We started by supporting the Land Cruiser by the frame with tall jackstands. This allowed us to remove the wheels and access the axles to swap the leaf springs and shocks. In the rear, the jackstands went in front of the spring mount, making the springs easy to reach. In the front we supported the vehicle by the bumper, which made installation slightly more complicated.
We started by disconnecting the drivelines, shocks, and brake lines and then unbolted the shackles to rotate the axle down onto the ground. At that point we unbolted the fixed end of the spring and then finally removed the U-bolts from the axle. In retrospect it would have been easier to put jackstands under the axle and just swap the leaf springs one at a time.
Skyjacker includes new U-bolts with its suspension, but the configuration of the FJ40 has the vulnerable U-bolts pointing down towards the ground. We trimmed them to length and protected them with these Warrior U-bolt skidplates from Man-A-Fre.
Shackles are an often overlooked part of a leaf spring suspension. They have to accommodate the spring length changes that occur as the suspension cycles. We used stock-length shackles from Man-A-Fre to prevent any changes in pinion angle or caster. They have greasable pins that allow them to move smoothly and improve ride quality.
The rear suspension retains all of the factory geometry with the exception of the lower shock mounts, which are moved to the U-bolt skidplates. By lowering the shock mount, additional travel is gained while the shocks are kept mounted under the tub of the Land Cruiser.
Skyjacker offers a variety of shocks with its lift kits, from the economical Hydro 7000 up to the top-of-the-line M95 monotube shocks. We choose the nitrogen-charged M95 shocks for their application-specific valving and resistance to fading even when subjected to continuous use over rough terrain.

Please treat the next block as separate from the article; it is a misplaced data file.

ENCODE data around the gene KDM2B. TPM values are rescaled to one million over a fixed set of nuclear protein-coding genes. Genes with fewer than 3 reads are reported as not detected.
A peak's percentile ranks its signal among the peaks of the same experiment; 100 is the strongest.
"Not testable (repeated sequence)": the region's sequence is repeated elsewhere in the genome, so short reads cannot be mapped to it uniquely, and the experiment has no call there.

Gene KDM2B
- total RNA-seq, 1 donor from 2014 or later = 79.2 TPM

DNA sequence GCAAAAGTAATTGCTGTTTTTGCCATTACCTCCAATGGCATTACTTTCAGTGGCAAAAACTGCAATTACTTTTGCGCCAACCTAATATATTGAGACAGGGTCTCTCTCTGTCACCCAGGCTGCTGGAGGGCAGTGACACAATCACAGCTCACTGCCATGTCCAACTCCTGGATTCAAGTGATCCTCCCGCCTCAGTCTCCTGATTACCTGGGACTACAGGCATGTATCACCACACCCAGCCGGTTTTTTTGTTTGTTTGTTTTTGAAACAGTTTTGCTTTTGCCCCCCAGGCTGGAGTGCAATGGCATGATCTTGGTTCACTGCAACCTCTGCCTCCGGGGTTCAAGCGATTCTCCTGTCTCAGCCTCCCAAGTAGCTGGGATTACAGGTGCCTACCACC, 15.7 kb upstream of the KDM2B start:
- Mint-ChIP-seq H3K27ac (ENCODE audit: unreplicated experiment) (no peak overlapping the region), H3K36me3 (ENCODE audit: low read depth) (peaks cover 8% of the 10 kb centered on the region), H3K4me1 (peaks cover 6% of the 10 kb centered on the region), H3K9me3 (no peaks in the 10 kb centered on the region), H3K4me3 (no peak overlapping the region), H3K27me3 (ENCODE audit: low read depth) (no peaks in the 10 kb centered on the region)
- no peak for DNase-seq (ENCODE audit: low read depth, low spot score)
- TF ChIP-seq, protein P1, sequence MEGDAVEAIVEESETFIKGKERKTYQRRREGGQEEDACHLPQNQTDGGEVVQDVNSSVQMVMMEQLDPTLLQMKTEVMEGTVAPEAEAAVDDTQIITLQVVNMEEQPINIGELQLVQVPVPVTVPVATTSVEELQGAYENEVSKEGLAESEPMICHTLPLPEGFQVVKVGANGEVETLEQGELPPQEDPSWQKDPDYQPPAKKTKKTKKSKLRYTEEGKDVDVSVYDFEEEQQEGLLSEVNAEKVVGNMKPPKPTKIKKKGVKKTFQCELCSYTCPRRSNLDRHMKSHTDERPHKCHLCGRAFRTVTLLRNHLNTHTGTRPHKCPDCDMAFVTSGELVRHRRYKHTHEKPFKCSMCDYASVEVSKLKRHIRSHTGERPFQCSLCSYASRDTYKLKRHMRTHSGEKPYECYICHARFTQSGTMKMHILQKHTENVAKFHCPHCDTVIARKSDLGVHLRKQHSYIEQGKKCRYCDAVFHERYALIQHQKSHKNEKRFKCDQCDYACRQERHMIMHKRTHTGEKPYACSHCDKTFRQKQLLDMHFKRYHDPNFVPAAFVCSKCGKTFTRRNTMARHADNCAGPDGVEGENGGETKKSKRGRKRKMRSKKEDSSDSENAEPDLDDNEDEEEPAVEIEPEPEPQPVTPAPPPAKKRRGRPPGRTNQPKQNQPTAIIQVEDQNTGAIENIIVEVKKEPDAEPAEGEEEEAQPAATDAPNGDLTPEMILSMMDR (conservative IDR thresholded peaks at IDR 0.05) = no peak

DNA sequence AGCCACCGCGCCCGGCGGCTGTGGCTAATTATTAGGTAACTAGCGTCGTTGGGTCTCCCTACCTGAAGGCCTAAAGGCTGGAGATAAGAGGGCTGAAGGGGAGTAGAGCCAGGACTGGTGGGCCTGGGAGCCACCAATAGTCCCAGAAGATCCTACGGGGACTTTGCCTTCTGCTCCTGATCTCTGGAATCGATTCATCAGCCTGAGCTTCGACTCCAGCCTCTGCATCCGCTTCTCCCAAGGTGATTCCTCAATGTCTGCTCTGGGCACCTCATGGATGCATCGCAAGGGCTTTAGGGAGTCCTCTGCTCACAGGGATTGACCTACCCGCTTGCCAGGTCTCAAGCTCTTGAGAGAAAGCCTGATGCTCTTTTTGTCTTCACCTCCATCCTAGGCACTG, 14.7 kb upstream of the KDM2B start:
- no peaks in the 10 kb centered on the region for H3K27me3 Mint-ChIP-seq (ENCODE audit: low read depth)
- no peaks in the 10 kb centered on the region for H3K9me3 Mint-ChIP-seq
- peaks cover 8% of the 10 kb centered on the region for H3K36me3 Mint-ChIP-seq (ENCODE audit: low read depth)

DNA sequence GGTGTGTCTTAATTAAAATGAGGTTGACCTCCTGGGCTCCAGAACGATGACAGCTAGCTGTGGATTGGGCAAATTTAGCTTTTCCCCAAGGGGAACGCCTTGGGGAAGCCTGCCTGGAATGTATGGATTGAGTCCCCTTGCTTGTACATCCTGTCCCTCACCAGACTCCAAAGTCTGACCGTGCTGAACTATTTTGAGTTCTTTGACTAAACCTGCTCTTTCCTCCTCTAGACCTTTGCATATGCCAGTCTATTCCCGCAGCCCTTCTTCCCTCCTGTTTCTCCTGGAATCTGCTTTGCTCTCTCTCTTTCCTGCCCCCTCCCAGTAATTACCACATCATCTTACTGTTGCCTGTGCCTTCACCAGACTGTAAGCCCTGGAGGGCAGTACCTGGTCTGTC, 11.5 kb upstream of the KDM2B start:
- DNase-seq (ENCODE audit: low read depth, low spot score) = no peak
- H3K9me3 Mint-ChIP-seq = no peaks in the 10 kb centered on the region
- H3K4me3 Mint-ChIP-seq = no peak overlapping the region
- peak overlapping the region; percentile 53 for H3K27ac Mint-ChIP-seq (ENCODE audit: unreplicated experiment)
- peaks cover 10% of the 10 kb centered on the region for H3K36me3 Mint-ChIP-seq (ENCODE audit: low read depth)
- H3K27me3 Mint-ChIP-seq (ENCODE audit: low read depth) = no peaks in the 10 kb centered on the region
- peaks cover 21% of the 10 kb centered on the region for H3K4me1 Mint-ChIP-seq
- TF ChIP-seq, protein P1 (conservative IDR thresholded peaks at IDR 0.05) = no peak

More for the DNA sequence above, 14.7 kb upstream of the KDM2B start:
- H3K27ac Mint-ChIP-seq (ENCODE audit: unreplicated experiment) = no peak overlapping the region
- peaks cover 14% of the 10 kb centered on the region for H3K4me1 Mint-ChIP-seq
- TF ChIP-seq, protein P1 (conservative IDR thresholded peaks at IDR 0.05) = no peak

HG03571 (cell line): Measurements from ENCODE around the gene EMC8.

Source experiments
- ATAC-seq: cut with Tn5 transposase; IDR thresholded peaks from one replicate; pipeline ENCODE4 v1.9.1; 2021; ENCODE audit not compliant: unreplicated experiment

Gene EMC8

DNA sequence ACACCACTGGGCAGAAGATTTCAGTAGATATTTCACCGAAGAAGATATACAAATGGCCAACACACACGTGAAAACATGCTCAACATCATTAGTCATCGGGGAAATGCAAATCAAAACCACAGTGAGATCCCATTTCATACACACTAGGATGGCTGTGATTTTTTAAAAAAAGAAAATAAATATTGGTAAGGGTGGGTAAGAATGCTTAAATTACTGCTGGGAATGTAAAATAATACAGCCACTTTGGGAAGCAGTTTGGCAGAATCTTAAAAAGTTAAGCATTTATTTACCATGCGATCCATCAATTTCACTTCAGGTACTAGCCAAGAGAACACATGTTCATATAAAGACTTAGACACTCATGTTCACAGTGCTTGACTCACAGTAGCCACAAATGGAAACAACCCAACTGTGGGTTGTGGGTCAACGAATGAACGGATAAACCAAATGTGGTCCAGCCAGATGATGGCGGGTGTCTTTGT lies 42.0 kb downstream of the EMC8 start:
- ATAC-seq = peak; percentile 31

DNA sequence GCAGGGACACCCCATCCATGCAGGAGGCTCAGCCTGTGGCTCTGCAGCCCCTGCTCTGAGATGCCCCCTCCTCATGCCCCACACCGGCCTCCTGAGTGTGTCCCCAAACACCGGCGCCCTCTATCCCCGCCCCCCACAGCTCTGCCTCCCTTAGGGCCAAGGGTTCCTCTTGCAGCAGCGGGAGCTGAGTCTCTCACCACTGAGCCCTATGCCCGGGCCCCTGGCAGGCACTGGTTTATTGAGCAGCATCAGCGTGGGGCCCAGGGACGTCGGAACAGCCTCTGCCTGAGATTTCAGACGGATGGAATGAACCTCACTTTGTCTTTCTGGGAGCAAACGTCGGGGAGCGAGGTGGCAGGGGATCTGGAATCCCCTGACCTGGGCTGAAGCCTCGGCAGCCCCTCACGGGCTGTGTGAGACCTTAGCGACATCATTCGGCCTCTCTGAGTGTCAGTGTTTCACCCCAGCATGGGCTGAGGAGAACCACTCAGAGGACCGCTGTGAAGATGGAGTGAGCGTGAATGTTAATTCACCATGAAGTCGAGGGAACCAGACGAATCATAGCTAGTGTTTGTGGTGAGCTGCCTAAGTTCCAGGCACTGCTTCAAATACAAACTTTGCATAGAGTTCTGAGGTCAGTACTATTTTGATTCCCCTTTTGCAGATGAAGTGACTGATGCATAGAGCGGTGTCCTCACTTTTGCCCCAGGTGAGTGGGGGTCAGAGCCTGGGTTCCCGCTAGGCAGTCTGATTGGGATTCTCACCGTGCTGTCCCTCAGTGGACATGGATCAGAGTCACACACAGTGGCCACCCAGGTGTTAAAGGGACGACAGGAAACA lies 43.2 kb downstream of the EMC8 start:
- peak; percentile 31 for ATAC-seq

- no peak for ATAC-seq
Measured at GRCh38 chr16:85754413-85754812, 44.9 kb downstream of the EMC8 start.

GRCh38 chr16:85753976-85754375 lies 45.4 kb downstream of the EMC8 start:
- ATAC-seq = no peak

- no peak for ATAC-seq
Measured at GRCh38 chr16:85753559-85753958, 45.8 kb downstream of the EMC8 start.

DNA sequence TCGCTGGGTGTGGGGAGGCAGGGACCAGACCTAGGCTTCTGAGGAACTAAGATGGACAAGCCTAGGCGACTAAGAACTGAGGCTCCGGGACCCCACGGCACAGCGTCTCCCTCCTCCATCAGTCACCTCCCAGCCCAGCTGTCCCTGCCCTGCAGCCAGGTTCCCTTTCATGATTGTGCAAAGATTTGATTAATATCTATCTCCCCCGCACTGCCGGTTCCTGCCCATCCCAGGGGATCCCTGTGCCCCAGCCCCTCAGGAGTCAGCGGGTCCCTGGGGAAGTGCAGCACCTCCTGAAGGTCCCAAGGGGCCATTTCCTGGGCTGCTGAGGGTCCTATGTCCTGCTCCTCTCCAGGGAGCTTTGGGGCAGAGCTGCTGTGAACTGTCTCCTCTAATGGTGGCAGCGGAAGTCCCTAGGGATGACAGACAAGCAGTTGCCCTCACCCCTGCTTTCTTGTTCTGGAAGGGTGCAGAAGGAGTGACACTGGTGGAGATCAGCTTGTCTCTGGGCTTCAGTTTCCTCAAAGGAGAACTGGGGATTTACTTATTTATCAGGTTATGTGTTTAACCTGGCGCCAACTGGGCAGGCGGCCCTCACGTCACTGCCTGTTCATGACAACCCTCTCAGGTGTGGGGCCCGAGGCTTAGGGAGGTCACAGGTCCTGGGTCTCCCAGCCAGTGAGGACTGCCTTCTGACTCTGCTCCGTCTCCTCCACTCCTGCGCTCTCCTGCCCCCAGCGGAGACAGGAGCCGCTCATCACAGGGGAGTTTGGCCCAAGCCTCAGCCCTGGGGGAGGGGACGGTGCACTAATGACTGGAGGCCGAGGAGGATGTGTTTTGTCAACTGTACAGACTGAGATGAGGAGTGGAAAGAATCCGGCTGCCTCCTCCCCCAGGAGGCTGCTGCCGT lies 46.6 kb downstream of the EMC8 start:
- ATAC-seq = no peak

The mild lift height meant that no changes were necessary to the factory brake lines or steering system, even with the funky Toyota push-pull configuration (which we intend to replace with Saginaw steering soon). Skyjacker includes polyurethane bushings with the leaf springs, and the greasable bolts of the Man-A-Fre shackles keep squeaking to a minimum.
We had the factory wheels powdercoated in the original gray color by Marq Powder Coating. The color code is Cardinal GR21, and we think they look just about perfect on our old Land Cruiser.
We have run Toyo Open Country M/Ts on a variety of vehicles, and they are one of the quietest mud-terrains on the market, always requiring very little weight to balance. Our 33s are Load Range C, which is perfect for our small 4x4, but Toyo offers load ranges up to F in a variety of sizes to accommodate everything from Jeeps to 1-ton diesel tow rigs.
Toyo is one of the only companies to make a 33-inch-tall tire for a 15-inch rim in a 10 1/2-inch section width. These 33x10.50R15 pizza cutters are a perfect fit on our stock wheels, and the narrower tires weigh less and are easier to fit under the uncut fenders on the Land Cruiser.
We capped off the Skyjacker lift and 33-inch Toyo tires with a set of OEM hubcaps sourced from Man-A-Fre. The hubcaps really complete the vintage look that we are going for with our old Land Cruiser. Next we plan to upgrade the steering to turn the 33-inch Toyos.